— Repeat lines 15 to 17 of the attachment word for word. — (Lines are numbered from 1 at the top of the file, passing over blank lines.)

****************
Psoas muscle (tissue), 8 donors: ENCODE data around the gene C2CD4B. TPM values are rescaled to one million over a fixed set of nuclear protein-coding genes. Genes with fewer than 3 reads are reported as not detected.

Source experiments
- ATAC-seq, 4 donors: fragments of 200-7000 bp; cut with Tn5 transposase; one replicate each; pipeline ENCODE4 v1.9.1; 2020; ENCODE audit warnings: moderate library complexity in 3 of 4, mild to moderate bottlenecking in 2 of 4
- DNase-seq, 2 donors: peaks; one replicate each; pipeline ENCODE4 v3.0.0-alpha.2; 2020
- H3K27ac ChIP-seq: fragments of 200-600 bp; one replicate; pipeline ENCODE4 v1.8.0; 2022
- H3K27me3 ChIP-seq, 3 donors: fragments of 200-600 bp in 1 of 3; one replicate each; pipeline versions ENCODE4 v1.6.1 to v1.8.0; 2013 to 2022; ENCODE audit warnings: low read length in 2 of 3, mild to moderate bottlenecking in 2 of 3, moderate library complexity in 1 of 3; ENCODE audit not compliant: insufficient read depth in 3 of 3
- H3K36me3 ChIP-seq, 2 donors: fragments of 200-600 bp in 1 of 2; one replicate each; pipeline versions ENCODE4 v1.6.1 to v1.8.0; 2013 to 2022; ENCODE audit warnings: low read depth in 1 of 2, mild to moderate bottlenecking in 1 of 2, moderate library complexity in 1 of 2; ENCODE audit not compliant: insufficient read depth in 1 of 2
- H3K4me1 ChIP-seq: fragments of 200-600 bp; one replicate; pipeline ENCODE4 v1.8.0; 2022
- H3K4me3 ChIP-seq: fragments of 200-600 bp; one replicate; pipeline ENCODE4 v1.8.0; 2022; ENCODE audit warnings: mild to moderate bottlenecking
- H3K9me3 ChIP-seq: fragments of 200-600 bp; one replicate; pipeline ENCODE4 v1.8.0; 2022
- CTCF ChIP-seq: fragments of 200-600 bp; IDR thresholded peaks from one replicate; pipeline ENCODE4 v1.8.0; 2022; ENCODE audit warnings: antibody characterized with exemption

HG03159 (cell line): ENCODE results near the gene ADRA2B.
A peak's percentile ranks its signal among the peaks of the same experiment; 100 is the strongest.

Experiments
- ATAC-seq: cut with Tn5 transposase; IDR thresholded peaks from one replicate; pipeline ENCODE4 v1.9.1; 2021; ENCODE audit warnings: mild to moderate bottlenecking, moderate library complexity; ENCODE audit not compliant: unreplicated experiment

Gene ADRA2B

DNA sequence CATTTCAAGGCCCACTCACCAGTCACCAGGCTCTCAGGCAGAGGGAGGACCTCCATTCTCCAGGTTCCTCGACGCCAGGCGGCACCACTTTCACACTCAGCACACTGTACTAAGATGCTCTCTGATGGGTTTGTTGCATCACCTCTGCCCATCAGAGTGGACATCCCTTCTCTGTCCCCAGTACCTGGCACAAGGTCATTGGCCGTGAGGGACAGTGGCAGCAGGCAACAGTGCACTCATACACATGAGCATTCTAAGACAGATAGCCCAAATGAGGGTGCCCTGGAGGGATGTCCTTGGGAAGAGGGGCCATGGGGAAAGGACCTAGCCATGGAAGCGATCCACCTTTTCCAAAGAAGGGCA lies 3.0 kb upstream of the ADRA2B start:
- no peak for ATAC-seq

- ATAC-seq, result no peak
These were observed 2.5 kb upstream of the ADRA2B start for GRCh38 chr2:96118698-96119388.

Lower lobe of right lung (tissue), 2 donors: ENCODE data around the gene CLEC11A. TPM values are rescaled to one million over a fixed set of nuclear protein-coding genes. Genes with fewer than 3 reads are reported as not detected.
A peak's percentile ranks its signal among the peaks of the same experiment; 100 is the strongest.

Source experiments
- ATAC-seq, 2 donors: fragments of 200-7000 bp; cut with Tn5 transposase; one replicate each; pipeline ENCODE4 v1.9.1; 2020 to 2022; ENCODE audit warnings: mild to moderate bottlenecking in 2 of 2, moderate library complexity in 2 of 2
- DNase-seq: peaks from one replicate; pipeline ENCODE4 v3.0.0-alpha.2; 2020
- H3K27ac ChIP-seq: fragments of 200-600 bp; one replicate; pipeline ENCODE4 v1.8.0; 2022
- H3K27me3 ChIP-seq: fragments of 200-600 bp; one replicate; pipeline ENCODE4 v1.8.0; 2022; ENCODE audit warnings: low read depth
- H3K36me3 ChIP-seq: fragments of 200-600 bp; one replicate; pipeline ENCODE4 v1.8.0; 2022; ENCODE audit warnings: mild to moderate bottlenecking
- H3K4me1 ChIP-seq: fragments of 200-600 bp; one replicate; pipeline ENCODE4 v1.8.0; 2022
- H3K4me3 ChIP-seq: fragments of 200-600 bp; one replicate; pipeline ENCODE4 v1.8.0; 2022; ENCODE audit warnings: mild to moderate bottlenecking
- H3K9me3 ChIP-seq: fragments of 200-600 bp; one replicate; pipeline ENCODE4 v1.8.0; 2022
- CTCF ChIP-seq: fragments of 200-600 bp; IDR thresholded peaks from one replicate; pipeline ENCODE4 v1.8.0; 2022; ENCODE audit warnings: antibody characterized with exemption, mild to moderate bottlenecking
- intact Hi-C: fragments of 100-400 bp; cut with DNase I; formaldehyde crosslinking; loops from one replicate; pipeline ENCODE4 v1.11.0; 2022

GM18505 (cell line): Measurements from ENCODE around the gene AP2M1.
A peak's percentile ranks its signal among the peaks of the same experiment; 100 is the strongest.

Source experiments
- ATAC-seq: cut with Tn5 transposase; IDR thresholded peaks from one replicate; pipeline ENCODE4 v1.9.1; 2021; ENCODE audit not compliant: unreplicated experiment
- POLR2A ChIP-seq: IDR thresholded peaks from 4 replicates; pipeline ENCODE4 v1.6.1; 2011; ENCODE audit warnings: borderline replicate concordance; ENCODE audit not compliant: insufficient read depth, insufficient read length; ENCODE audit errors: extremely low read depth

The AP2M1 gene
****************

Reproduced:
- ATAC-seq: cut with Tn5 transposase; IDR thresholded peaks from one replicate; pipeline ENCODE4 v1.9.1; 2021; ENCODE audit warnings: mild to moderate bottlenecking, moderate library complexity; ENCODE audit not compliant: unreplicated experiment

Gene ADRA2B

DNA sequence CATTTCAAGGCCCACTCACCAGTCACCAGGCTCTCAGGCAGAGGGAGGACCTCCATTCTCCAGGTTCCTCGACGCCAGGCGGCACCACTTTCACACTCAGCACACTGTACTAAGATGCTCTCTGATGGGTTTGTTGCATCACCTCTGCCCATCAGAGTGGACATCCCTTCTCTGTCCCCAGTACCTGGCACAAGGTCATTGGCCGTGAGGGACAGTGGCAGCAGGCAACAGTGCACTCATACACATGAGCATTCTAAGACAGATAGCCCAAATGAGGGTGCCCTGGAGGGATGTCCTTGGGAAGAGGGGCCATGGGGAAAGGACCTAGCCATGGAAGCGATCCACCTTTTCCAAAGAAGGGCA lies 3.0 kb upstream of the ADRA2B start: